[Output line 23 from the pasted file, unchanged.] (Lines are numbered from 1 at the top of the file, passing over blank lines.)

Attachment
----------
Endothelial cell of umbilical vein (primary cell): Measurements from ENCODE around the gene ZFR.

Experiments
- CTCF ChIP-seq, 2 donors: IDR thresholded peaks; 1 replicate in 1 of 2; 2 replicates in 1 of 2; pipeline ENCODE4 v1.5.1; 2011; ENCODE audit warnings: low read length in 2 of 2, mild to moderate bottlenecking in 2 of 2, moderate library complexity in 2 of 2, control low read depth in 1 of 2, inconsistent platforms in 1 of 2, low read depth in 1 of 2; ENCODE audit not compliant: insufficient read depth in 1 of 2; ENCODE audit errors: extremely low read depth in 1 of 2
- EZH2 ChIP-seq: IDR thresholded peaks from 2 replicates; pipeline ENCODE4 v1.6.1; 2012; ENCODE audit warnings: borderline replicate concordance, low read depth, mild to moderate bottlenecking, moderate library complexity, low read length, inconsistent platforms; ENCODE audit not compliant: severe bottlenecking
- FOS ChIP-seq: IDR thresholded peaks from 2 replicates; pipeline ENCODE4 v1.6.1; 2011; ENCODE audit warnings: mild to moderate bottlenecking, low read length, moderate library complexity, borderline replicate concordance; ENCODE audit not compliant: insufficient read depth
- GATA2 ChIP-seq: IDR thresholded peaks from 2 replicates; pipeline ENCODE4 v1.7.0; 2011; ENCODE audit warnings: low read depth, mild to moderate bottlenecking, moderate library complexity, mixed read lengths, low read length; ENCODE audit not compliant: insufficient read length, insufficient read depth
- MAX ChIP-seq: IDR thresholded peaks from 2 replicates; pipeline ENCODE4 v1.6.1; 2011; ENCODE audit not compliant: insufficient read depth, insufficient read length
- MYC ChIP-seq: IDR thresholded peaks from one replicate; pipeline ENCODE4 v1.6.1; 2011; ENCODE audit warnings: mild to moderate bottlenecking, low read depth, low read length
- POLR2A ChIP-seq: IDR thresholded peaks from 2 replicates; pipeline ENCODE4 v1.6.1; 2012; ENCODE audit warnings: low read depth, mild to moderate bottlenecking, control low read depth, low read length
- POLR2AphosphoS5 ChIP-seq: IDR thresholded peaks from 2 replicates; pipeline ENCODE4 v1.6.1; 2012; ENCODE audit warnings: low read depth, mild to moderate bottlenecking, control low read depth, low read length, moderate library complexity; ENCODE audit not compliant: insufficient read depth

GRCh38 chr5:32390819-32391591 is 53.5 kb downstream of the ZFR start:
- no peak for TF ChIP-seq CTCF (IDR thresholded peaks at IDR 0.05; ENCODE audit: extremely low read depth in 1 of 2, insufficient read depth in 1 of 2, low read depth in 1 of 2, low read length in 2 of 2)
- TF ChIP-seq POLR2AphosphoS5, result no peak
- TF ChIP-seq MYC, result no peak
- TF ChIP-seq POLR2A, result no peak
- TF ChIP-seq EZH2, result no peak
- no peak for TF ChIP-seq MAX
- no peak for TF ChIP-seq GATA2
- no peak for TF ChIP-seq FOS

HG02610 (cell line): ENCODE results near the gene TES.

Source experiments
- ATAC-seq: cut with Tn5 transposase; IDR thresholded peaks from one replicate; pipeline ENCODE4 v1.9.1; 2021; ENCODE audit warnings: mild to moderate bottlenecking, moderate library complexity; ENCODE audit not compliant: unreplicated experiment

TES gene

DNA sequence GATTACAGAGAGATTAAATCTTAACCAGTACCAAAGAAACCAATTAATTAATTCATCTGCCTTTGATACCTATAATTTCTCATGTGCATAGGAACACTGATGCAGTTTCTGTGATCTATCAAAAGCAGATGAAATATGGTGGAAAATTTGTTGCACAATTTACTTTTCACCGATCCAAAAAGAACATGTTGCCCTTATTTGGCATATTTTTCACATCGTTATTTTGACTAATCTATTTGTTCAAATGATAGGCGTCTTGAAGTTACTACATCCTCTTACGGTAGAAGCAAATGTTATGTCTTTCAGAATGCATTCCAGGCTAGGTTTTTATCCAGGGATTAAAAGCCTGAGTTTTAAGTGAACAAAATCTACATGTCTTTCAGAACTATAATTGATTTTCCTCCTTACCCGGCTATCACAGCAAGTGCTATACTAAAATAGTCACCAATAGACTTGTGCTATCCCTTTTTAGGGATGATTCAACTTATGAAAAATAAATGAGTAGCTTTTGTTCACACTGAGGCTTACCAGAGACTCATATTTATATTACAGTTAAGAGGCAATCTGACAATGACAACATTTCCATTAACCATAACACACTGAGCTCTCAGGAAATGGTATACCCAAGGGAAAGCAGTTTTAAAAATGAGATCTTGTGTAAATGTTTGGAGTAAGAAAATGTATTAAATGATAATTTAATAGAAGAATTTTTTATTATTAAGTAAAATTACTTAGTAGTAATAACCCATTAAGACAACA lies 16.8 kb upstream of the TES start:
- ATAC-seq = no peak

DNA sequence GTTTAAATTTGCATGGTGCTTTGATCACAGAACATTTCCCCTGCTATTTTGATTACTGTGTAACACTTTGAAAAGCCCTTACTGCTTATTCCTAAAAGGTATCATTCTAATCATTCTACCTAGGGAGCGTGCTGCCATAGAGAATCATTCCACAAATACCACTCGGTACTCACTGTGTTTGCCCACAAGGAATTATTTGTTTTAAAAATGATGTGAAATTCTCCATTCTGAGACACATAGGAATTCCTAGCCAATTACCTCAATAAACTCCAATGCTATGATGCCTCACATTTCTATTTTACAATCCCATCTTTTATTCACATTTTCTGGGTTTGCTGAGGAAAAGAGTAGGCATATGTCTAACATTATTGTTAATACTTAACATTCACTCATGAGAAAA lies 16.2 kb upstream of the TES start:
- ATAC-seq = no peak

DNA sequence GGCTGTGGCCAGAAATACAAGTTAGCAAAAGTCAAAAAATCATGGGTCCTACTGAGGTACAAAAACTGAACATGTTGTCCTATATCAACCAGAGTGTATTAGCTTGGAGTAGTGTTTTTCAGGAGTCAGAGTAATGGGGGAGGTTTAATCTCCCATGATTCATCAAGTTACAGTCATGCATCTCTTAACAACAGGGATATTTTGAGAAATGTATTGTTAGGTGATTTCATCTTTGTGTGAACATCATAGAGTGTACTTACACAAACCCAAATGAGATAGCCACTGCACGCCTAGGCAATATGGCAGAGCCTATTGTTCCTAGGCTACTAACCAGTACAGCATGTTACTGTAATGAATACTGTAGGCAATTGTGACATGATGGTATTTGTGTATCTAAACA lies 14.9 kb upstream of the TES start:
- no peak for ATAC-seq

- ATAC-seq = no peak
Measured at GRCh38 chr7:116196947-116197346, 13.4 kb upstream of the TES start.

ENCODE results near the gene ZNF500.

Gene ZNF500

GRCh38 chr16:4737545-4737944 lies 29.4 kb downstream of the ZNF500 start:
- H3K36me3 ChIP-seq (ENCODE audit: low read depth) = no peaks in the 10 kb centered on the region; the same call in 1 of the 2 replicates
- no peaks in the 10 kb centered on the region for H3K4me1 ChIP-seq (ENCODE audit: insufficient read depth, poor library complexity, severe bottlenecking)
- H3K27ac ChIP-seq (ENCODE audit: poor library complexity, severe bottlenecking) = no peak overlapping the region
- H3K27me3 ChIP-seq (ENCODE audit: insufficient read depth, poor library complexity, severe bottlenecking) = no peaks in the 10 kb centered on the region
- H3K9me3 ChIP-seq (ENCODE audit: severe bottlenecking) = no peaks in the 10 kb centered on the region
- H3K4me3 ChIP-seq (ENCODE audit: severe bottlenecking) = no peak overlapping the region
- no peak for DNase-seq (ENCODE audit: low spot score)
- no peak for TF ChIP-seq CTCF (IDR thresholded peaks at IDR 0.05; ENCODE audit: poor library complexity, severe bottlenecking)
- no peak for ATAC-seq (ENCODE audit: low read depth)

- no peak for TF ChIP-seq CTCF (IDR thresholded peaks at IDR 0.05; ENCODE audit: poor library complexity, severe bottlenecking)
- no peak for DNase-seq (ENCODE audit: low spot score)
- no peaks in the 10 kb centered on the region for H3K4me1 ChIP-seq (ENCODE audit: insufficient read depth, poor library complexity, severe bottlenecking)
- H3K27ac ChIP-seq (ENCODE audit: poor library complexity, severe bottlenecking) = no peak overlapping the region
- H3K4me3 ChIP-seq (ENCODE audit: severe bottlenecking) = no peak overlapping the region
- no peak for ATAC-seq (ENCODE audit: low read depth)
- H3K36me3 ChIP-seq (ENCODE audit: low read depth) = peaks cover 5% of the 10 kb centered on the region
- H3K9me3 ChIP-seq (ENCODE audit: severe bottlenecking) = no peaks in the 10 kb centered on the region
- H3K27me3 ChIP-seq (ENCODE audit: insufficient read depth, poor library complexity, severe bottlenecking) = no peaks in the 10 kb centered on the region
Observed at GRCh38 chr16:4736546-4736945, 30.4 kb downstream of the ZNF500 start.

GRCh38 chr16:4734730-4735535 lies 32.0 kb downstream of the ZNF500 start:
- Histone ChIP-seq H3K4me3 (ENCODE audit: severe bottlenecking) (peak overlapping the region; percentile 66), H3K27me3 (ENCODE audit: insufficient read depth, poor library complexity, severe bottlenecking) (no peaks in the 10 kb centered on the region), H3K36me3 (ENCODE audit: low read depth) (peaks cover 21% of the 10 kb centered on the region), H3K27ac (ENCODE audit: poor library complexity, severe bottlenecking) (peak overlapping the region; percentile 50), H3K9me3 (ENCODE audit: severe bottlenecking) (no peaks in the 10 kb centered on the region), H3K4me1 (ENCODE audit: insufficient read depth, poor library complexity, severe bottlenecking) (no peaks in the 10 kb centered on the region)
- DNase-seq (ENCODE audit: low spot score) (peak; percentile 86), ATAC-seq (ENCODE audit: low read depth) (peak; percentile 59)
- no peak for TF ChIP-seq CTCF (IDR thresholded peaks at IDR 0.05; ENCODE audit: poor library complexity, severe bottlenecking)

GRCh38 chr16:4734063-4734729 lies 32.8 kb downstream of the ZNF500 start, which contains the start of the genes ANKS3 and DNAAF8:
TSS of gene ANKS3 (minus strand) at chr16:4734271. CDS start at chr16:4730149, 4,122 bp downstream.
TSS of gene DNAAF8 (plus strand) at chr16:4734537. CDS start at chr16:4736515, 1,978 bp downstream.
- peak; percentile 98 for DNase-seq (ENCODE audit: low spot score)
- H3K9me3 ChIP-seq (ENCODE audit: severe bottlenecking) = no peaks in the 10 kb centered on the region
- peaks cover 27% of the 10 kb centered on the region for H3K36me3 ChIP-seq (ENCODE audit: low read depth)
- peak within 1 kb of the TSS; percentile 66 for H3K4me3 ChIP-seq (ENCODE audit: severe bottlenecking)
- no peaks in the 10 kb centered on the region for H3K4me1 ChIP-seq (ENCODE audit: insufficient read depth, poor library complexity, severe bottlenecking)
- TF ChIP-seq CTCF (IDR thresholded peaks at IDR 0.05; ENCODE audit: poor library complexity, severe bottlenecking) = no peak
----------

TES gene